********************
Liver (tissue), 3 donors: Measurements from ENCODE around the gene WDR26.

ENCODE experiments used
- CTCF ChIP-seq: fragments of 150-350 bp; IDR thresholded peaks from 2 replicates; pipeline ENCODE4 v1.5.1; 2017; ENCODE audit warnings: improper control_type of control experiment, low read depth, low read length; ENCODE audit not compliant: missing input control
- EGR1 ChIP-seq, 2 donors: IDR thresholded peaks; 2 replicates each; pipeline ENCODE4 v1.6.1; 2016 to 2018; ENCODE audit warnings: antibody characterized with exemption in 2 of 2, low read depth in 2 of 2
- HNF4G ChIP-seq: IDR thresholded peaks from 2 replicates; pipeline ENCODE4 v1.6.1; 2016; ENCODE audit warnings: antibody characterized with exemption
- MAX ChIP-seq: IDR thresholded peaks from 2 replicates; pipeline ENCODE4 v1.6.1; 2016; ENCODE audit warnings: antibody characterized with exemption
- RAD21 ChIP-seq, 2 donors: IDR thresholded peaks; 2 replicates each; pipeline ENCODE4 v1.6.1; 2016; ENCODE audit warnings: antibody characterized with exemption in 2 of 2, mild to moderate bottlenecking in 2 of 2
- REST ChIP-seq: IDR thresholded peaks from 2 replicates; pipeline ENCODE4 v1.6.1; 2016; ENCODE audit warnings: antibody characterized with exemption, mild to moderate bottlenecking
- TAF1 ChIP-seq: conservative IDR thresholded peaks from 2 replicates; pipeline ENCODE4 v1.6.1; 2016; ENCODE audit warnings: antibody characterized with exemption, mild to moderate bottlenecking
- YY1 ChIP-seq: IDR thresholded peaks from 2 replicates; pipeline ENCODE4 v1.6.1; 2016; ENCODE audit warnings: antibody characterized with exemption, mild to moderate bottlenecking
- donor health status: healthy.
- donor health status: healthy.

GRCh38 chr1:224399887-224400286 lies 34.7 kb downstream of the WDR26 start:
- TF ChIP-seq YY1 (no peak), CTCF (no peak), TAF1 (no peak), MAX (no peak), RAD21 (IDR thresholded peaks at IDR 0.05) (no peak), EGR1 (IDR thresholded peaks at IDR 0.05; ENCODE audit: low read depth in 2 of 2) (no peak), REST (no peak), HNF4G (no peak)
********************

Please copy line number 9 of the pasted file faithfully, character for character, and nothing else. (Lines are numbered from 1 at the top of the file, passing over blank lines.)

- TAF1 ChIP-seq: conservative IDR thresholded peaks from 2 replicates; pipeline ENCODE4 v1.6.1; 2016; ENCODE audit warnings: antibody characterized with exemption, mild to moderate bottlenecking